Stepping Through inner_returned()
So now this is going to be the final call to the
inner() function object that you returned from the
outer() function call. And what happens is, again you will open up a new local scope, just like you did during the other two calls to
And this might be surprising that this is going print
world a second time, because you might wonder, “Okay, so the call to the
outer() function is over, so that scope is closed.” You don’t see the window here anywhere anymore, right?
Like this scope is gone. But because
inner() was defined inside of the
outer() function, it also has access to the variables that were defined inside of the
outer() function, through the so-called nonlocal scope.
So now if you continue execution, you’ll see Python evaluates the
print() call, evaluates
'world', and then it’s ready to print it out, and it shows up on your console. Again, the
print() function returns
None and also,
inner_returned(), because it’s still that function object up here that you’re working with, also returns
And then the third time, the third call to the
inner() function, which I called here
inner_returned() because it’s the returned function object, prints out again the string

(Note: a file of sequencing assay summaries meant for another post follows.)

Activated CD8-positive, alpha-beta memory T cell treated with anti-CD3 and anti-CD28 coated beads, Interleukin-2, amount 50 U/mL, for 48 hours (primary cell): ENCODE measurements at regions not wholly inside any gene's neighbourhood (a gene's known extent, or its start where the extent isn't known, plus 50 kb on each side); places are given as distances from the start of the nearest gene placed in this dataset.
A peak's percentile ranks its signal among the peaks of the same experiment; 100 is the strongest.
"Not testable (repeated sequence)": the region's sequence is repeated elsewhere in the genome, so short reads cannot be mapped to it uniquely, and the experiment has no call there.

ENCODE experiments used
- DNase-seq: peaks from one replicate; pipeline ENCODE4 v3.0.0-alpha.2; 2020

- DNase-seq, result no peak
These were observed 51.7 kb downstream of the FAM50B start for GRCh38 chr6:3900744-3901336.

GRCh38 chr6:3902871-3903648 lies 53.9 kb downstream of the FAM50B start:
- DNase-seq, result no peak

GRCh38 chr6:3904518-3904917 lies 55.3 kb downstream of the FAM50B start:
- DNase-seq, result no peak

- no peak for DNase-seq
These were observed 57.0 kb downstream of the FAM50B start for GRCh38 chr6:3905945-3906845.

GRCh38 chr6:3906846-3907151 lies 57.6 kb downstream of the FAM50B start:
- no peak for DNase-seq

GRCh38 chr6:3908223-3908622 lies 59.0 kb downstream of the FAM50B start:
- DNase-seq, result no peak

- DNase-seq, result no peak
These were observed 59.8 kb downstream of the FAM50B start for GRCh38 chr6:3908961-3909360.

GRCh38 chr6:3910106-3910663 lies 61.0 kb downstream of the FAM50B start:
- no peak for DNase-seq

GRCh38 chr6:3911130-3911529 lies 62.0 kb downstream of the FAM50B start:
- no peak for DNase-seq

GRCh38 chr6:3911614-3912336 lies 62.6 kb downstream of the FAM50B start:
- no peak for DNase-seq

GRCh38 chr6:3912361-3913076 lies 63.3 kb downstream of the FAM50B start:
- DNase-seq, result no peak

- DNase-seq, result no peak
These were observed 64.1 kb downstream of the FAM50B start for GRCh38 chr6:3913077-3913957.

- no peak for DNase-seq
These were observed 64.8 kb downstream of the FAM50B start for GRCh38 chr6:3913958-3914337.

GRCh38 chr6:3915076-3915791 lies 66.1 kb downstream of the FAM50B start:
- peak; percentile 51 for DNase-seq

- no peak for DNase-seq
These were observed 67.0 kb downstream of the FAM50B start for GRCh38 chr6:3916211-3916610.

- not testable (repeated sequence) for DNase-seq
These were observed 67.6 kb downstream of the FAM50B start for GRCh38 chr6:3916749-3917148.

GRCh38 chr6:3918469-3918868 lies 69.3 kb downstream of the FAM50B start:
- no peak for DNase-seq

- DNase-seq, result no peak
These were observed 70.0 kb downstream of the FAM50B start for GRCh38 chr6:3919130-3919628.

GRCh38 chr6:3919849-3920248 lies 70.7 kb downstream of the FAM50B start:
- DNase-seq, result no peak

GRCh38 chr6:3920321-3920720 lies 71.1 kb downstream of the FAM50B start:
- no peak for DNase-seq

world because this was the last value that
message got inside of the definition of the
outer() function and inside of the body of the
inner() function keeps a knowledge of what that variable is through the nonlocal scope of that function. This was a lot to step through, and I hope it made it a little easier by just giving those functions and variables easier-to-understand names and also by using Thonny and seeing the different scopes pop up as separate windows.
That’s about it for this code snippet, but in the next lesson, we’re going to dig a little deeper and figure out where does this variable get stored in Python, like how come does this
inner() function object still has access to this nonlocal variable and where does it live?
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